The following account provides some real-life experience with operating a web Internet service provider. It details Simson’s experiences with starting and operating a small ISP called Vineyard.NET and keeping that ISP secure.
In May 1995, my wife and I bought a 150-year-old run-down house on Martha’s Vineyard, a small island off the coast of Massachusetts with a winter population of roughly 12,000 and a summer population of over 100,000.
Our plan was to live year-round on the somewhat isolated but romantic location. We weren’t worried: we would have a 56 Kbps connection to the Internet as our main link to the outside world. But when we found out that the cost of our Internet hookup would be somewhere between $400 and $600 a month, we decided to start an Internet cooperative to help pay for it.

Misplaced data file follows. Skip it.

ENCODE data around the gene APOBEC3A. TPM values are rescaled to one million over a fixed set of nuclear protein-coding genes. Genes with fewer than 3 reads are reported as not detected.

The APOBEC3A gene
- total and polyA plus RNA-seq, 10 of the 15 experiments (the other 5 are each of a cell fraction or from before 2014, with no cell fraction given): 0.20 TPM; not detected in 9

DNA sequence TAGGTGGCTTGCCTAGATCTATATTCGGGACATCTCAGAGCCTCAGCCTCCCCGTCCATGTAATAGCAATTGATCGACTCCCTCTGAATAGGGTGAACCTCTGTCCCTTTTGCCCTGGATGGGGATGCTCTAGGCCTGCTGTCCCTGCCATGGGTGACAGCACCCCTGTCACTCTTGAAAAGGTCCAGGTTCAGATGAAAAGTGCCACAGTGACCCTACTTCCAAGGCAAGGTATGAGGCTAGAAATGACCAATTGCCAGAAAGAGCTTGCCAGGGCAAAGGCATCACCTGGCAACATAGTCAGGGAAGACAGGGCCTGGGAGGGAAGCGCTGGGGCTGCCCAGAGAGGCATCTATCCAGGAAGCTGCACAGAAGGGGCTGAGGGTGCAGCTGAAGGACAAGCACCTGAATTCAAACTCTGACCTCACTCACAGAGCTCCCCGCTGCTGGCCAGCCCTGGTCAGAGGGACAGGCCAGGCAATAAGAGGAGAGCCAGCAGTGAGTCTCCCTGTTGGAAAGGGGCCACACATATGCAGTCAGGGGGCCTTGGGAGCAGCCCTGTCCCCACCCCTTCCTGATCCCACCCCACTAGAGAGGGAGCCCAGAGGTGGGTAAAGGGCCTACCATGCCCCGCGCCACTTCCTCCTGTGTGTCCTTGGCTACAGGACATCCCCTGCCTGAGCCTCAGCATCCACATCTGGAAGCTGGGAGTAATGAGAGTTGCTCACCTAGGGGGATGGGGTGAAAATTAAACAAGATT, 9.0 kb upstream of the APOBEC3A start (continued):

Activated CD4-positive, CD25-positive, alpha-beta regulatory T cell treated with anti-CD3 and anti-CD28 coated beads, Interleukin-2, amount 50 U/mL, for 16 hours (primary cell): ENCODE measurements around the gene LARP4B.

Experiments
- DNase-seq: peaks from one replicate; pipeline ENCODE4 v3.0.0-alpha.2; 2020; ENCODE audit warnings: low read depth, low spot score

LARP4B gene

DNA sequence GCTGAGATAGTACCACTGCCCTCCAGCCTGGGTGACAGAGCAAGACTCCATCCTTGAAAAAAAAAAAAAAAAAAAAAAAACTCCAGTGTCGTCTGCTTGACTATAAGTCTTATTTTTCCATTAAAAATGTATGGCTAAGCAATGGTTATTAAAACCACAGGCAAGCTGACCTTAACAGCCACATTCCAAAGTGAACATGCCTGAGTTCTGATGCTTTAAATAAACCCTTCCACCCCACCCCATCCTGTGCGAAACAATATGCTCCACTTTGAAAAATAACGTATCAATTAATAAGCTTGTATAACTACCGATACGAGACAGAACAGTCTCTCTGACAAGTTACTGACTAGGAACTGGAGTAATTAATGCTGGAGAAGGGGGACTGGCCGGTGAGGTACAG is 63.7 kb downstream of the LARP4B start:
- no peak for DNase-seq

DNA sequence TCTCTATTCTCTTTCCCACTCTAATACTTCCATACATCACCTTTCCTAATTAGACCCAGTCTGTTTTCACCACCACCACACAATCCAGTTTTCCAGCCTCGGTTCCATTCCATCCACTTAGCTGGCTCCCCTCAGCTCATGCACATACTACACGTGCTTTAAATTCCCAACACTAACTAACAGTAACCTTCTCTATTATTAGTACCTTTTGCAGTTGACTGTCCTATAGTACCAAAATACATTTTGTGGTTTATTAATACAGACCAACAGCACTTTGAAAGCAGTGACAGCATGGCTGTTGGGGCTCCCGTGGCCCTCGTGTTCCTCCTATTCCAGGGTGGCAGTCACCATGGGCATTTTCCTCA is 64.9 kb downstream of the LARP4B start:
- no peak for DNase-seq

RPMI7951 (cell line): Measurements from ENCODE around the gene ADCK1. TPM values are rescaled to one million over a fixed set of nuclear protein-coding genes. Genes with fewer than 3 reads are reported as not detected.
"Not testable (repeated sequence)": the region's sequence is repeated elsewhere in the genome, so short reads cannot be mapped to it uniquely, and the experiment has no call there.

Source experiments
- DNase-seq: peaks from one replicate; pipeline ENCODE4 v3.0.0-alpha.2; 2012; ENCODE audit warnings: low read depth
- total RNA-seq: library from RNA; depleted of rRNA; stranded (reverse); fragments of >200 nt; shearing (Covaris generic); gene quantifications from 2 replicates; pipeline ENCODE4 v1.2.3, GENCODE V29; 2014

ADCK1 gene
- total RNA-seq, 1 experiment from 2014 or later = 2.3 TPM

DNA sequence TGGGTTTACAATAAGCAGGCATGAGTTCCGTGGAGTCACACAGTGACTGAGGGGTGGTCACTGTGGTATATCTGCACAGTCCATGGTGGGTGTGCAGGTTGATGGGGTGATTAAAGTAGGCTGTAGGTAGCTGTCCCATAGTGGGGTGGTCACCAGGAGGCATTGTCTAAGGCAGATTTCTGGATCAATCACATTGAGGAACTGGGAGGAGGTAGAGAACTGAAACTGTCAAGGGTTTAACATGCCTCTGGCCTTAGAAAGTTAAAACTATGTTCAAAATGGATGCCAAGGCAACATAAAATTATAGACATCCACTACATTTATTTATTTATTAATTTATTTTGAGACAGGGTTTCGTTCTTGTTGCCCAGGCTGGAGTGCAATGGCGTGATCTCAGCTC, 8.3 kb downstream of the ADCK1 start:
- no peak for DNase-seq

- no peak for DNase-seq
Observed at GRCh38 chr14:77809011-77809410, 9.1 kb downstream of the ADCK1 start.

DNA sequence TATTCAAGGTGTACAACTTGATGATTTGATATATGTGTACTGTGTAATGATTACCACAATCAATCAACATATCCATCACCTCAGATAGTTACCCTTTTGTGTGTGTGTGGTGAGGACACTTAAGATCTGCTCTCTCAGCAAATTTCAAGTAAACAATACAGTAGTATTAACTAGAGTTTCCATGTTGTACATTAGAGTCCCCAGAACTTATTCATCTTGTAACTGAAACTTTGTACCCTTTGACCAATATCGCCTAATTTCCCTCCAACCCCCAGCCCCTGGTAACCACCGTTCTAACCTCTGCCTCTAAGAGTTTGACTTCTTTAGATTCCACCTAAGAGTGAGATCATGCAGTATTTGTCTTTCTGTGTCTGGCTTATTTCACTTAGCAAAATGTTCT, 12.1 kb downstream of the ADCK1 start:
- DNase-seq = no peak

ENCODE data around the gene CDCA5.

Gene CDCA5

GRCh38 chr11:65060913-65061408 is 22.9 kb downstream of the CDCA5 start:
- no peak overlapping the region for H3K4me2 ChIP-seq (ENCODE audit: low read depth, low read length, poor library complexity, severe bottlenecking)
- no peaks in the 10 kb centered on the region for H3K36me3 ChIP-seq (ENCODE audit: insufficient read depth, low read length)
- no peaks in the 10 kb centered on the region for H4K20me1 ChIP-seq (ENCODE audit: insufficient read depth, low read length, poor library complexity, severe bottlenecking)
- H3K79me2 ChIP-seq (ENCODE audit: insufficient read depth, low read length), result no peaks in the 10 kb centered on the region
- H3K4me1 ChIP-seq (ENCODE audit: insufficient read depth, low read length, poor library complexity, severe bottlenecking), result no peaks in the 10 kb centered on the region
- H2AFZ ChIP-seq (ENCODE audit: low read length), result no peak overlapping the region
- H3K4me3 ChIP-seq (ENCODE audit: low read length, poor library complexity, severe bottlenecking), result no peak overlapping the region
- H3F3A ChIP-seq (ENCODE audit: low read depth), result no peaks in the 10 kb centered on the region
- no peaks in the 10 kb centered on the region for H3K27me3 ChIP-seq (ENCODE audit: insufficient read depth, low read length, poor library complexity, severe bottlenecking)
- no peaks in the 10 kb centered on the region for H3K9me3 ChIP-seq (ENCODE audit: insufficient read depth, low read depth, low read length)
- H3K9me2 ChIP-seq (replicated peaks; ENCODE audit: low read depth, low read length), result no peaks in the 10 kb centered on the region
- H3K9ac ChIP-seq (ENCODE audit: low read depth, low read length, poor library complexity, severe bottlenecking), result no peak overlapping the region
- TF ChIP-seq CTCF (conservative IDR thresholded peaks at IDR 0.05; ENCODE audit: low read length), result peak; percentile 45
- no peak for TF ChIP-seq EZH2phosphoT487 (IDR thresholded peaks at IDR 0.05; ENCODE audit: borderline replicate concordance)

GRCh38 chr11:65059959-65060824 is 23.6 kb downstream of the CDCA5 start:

This is the story of Vineyard.NET, the Internet service that we created. It’s printed here so that others might learn from our experience.
Because they all happened at the same time—the move to Martha’s Vineyard, the renovations on the house, and the creation of the Vineyard.NET Internet service provider—they are all intractably tangled together in my mind. Repairing the roof, building a new bathroom, pulling 10Base-T network cables to every room, and putting in special grounded outlets for the ISP’s computers were all items on the short list of things that needed to be done to make the house habitable. A few months later, when ...